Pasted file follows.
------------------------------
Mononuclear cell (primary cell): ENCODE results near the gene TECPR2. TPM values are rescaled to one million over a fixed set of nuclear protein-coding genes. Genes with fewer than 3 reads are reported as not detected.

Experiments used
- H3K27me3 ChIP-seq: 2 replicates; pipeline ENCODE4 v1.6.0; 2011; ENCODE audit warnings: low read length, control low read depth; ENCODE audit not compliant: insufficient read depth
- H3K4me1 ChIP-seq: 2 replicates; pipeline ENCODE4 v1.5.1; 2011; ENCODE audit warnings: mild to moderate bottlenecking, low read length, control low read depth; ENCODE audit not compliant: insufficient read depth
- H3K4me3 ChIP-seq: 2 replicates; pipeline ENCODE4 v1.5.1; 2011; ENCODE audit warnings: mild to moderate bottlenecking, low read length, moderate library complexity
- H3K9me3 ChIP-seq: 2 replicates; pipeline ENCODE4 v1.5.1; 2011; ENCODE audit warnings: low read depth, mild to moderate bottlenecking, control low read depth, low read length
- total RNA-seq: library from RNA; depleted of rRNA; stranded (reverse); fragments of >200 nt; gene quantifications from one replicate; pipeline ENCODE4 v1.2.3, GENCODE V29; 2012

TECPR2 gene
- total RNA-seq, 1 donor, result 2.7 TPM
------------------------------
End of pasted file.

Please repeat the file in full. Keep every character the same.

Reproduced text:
Mononuclear cell (primary cell): ENCODE results near the gene TECPR2. TPM values are rescaled to one million over a fixed set of nuclear protein-coding genes. Genes with fewer than 3 reads are reported as not detected.

Experiments used
- H3K27me3 ChIP-seq: 2 replicates; pipeline ENCODE4 v1.6.0; 2011; ENCODE audit warnings: low read length, control low read depth; ENCODE audit not compliant: insufficient read depth
- H3K4me1 ChIP-seq: 2 replicates; pipeline ENCODE4 v1.5.1; 2011; ENCODE audit warnings: mild to moderate bottlenecking, low read length, control low read depth; ENCODE audit not compliant: insufficient read depth
- H3K4me3 ChIP-seq: 2 replicates; pipeline ENCODE4 v1.5.1; 2011; ENCODE audit warnings: mild to moderate bottlenecking, low read length, moderate library complexity
- H3K9me3 ChIP-seq: 2 replicates; pipeline ENCODE4 v1.5.1; 2011; ENCODE audit warnings: low read depth, mild to moderate bottlenecking, control low read depth, low read length
- total RNA-seq: library from RNA; depleted of rRNA; stranded (reverse); fragments of >200 nt; gene quantifications from one replicate; pipeline ENCODE4 v1.2.3, GENCODE V29; 2012

TECPR2 gene
- total RNA-seq, 1 donor, result 2.7 TPM